That is, of course, because 552 of those saves came during Hoffman's 16-year career in San Diego.
One of those most proud of the accomplishment was Trevor's brother and Padres third-base coach, Glenn.
He said he was consistently being updated about the ninth-inning events in Milwaukee during the Padres' contest with the Dodgers but that he had not had a chance to speak with Trevor since leaving him a voicemail on Tuesday night.
"It's been pretty crazy, but exciting," Glenn said. "I'm really proud. To reach it is a personal goal for him, but I thought the way the Milwaukee Brewers team and everybody embraced him, it was like him being [in San Diego] for 16 years. That's just the way Trev is, the way he grows on people. That was special."
The final out of Hoffman's 600th save was shown on the video board at PETCO Park during Tuesday's game, which garnered a standing ovation from fans and players alike.
"I stood up, tipped my hat, clapped the whole time I saw it," said Padres closer Heath Bell, a former teammate of Hoffman. "And a tear came ... well, my eyes got watery. I don't want to say I cried. It was a huge honor just to be a setup guy to Trevor. Great guy. I'm happy for him. He is the best."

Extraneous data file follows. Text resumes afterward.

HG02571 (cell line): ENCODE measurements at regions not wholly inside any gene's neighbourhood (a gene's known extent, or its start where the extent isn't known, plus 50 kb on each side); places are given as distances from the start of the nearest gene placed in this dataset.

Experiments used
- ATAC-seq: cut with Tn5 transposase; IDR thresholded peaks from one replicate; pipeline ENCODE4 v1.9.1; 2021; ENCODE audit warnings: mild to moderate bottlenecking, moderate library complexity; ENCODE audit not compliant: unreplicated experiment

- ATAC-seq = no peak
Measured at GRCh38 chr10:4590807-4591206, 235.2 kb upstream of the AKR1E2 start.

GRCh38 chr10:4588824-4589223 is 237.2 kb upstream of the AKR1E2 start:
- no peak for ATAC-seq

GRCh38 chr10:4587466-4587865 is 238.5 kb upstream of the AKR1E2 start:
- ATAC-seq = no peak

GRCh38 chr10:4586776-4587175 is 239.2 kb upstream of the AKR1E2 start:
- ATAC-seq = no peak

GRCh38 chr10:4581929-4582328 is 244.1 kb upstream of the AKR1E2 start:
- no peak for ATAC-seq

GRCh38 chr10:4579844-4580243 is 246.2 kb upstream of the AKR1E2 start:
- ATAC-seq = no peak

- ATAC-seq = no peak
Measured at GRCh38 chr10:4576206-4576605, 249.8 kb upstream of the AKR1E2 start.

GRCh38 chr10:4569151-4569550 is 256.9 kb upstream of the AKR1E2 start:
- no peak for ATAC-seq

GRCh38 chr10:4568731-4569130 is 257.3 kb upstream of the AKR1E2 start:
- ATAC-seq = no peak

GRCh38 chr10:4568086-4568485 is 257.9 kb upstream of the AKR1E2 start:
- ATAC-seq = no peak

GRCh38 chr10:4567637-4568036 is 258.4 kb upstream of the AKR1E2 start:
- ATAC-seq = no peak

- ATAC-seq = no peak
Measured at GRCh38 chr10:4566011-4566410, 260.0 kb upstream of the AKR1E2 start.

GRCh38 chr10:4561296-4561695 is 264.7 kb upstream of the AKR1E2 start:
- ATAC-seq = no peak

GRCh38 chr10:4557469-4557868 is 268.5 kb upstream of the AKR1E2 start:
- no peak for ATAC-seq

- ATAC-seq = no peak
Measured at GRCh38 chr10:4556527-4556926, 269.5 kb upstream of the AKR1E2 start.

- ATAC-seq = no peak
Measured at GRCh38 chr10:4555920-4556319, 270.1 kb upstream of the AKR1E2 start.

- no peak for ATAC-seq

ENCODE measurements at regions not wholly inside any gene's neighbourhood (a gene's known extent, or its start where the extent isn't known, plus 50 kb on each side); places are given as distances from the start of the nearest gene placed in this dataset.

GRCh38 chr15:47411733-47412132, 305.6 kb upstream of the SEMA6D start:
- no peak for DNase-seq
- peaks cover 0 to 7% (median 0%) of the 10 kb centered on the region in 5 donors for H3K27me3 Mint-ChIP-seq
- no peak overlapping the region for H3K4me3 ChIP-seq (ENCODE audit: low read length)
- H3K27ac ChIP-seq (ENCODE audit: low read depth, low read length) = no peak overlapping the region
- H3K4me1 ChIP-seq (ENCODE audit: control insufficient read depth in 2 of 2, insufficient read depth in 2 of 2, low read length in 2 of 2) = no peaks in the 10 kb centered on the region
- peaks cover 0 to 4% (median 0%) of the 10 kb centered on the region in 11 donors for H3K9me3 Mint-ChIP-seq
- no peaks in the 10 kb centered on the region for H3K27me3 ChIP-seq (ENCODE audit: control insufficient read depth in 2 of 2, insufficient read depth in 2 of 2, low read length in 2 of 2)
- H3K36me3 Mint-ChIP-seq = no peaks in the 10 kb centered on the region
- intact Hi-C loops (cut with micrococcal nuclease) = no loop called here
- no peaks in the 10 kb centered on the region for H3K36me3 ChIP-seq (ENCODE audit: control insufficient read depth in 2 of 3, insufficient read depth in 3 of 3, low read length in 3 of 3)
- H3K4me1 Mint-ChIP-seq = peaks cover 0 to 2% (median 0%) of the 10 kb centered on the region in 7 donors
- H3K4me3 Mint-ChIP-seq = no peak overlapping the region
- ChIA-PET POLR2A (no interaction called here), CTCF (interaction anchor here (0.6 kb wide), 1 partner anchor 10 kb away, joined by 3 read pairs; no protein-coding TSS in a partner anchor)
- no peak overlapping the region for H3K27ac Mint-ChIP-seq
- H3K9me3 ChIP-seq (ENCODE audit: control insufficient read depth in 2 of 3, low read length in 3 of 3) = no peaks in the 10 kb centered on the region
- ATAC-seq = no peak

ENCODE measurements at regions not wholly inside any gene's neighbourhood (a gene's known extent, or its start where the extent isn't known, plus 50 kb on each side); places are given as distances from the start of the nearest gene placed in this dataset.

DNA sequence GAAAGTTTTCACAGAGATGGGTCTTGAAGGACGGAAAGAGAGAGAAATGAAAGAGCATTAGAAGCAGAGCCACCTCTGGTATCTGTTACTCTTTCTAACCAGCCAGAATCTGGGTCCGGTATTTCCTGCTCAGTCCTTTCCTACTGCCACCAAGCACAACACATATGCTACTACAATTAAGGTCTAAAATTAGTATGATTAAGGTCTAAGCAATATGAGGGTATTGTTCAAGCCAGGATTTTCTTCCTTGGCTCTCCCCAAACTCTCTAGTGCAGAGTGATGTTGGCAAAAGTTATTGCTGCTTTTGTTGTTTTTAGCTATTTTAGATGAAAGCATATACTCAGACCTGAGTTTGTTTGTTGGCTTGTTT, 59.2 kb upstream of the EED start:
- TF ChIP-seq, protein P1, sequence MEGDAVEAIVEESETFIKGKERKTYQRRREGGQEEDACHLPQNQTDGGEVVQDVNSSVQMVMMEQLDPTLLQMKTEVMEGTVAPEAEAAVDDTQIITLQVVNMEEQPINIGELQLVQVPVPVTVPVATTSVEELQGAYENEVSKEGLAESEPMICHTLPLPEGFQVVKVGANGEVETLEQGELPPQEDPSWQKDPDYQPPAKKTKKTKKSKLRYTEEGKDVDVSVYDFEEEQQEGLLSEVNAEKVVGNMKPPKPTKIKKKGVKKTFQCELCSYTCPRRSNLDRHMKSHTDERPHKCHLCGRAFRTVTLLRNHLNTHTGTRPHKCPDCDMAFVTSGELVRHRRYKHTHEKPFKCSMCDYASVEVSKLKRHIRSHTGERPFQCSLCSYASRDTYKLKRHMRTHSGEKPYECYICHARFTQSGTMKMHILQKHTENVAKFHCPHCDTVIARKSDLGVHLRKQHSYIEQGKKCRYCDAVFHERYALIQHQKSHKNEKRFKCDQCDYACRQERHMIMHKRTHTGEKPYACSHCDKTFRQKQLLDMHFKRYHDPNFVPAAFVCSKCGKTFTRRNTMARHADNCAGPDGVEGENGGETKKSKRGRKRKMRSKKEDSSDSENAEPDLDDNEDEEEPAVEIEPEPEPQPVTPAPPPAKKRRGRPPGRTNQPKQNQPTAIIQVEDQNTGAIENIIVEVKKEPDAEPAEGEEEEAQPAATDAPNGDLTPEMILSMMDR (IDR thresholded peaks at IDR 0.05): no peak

Trevor said he learned of the Padres' gesture from Glenn following the Brewers' game and that was touched that the milestone was acknowledged in San Diego.
"They're in the middle of a pennant race. Their focus is: Stay ahead of the Giants," Trevor said. "For them to take the time [to acknowledge the milestone], it was a class move by their organization."
The accomplishment also earned high praise from Padres manager Bud Black, who managed Hoffman during his final two seasons in San Diego.
"What a tremendous feat," Black said. There's nothing I respect more than a player passing the test of time through performance, and Trevor has done that."